If you have a lot of time on your hands, you can read the whole transcript here. If you find that daunting, you can take a short cut and read the Times' summary here.

Or, you can skip to the bottom line provided by Bob Lord at Blog for Arizona. For your convenience, his post titled "Did I Just Waste Two Hours?" is reprinted below.

Yes, I sat through the entire Republican debate. [So did your Scriber - what dedication!] At the outset, I said if Bush was smart he’d come out swinging against Carson. He didn’t. He probably pissed away what ever remaining chance he had.

But I digress. There were precious few moments of real impact. I did think Christie blew a big fat dog whistle to every racist in America. And I think Fiorina will sink like a stone after being skewered regarding her time at H-P.

Then there was Rubio. The pundits are saying he did well, but I felt just the opposite. There was one exchange I thought should be seen as devastating, when he gave his canned answer about his financial woes and the questioner followed up by noting that the financial woes came after he made $1 million windfall on a book deal.

Apparently, I’m the only person who saw that as significant. Oh well.

Who won? I’d say Carson. the other candidates were too stupid to go after him, so he gets to keep his momentum.

Kasich tried, but for the most part Carson kept getting off easy.

As one of my heroes used to say "What a bunch of maroons!"

Updates on Arizona's Kicking Kids initiative

AZ does not have such an initiative ... yet. But it will if the legislature passes the education settlement - and if the voters approve the raid on the state land trust.

Ducey calls special session on K-12 funding

Jeremy Duda at The Arizona Capitol Times (subscription required) reports on the special session. (Pothole alerts are from your Scriber.)

Gov. Doug Ducey called the Legislature into special session Wednesday evening to approve a settlement that will bring an end to five years of litigation over K-12 school funding by putting an additional $3.5 billion into Arizona’s education budget over the next 10 years.

The deal arranged by the Governor’s Office, Republican legislative leaders and the K-12 groups that sued the state would use increased distribution’s from the state’s land trust fund, along with extra money from the general fund, to make up for annual inflation payments the state has withheld for years. A trial court ruled last year that the state owed schools an additional $336 million for the inflation payments, but the state is appealing the ruling.

[Pothole alert] In exchange for the additional funds, the schools agreed to impose economic "triggers" that would temporarily halt the automatic inflation payments in years in which sales and employment growth drop below 1 percent.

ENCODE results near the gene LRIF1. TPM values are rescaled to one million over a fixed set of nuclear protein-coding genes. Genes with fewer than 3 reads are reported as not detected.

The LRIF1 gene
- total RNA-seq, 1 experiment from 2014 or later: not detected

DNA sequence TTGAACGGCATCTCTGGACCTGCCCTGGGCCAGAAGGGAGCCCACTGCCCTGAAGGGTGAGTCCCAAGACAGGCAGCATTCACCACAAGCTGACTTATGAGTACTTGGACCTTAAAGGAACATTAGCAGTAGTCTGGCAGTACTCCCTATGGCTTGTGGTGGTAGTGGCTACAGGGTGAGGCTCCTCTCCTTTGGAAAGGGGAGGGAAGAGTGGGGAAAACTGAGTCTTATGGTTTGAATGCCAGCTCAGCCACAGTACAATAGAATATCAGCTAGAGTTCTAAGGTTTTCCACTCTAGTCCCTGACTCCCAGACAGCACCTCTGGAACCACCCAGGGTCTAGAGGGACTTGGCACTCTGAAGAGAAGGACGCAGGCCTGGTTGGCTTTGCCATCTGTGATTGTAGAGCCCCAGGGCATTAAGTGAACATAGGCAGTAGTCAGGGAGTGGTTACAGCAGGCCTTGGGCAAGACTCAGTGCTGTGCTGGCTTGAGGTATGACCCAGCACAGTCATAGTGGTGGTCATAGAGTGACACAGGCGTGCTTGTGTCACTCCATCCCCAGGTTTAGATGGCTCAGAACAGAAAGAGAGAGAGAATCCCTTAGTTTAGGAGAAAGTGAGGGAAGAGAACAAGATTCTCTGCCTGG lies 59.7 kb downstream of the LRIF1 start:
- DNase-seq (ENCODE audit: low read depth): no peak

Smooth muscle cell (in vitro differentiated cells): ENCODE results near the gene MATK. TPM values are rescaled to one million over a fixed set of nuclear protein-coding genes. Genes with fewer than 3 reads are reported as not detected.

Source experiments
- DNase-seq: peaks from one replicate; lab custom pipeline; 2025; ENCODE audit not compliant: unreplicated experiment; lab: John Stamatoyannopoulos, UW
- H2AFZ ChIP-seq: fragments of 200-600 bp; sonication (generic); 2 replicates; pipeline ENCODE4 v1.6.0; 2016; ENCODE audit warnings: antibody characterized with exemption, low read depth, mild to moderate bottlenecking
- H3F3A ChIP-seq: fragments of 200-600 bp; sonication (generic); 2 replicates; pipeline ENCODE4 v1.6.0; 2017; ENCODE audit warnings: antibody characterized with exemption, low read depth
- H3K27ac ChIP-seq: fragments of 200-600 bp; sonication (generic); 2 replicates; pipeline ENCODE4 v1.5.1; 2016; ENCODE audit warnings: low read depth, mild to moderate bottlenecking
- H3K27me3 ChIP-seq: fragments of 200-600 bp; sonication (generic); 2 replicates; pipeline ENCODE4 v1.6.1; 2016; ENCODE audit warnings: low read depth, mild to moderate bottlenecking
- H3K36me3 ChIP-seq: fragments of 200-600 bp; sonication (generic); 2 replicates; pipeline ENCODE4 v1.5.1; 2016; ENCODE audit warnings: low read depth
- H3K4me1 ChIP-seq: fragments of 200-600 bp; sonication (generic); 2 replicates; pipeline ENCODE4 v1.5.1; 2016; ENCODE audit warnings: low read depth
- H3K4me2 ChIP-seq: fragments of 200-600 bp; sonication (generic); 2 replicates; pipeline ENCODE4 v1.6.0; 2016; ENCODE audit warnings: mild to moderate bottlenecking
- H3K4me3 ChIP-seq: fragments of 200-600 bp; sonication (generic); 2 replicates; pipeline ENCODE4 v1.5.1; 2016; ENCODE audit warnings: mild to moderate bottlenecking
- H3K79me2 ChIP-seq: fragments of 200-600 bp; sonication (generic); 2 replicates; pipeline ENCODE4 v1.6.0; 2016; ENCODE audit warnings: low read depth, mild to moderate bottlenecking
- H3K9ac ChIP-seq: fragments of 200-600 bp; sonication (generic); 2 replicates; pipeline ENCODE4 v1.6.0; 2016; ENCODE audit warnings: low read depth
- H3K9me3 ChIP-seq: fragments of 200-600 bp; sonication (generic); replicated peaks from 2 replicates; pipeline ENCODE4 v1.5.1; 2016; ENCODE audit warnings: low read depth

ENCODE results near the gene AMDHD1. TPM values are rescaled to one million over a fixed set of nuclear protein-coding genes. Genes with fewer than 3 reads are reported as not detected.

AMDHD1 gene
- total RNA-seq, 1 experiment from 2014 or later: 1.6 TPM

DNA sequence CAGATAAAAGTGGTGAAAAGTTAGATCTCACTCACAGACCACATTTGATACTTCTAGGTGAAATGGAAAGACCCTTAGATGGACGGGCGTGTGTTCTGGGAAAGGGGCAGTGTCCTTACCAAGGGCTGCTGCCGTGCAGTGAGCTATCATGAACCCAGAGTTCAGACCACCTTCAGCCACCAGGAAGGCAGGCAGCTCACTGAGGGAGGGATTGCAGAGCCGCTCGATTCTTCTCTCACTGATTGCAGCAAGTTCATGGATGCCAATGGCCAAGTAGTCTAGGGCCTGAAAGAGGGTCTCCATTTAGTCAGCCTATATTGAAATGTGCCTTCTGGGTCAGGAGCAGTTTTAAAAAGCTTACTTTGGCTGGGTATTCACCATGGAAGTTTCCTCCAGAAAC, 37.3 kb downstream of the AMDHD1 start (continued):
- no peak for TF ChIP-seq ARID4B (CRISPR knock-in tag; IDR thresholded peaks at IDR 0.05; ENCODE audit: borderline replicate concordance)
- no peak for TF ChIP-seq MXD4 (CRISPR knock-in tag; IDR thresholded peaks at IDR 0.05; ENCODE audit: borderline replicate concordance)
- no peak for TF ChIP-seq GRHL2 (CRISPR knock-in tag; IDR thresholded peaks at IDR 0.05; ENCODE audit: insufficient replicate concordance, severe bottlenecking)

[Pothole alert] Lawmakers would have the option of withholding the payments in years in which those two benchmarks dropped below 2 percent. Starting in 2026, the Legislature could make some cuts to the schools if K-12 education constitutes at least 49 percent of the state’s general fund spending.

[Pothole alert] The bulk of the funds would come from the Permanent Land Endowment Trust Fund. The plan would increase the fund’s 2.5 percent annual distribution rate to 6.9 percent for 10 years, which would provide an additional $2.2 billion. K-12 schools would also receive an additional $50 million per year for five years and $75 million a year for five years after that, with the money coming from the general fund.

[Pothole alert] Both the land trust changes and the economic triggers will require voter approval. Ducey and lawmakers plan to put the question before voters in a May special election.

Votes for education deal in doubt

The details, including "potentially monumental loopholes" - potholes flagged above - leave many doubtful about the K-12 settlement. Here are snippets from the Daily Star story this morning.

School officials and other groups that advocate for children are making pleas to lawmakers to accept a funding deal that some question.

The push comes as legislators returned to the Capitol late Wednesday in special session to start debating the plan to finally end a lawsuit over their failure to meet legal obligations to properly fund schools. It provides an additional $3.5 billion over the next decade.

But it is the details — and some potentially monumental loopholes — that have raised questions. And that could leave the package short of the votes needed for final approval on Friday.

Opinion: School deal is a bad deal

From a Guest Opinion by Ben Scheel at The Arizona Capitol Times (subscription required).

The current proposal to get more money to schools is quite simply, terrible. A manufactured crisis to make sure there is plenty of room for tax cuts this upcoming session.

It’s understandable that the plaintiffs were ready to settle and move on, this lawsuit has been dragged out long enough. But if this sneaky heist is carried out, leadership will be discussing which taxes they’re going to cut with revenue growth in the upcoming session. Essentially advocating for depletion of the trust to give corporations and the wealthy a break, again. After all, money to schools and lower taxes sound good on the 2016 campaign trail.

Quote of the day: State Sen. Steve Farley on the education settlement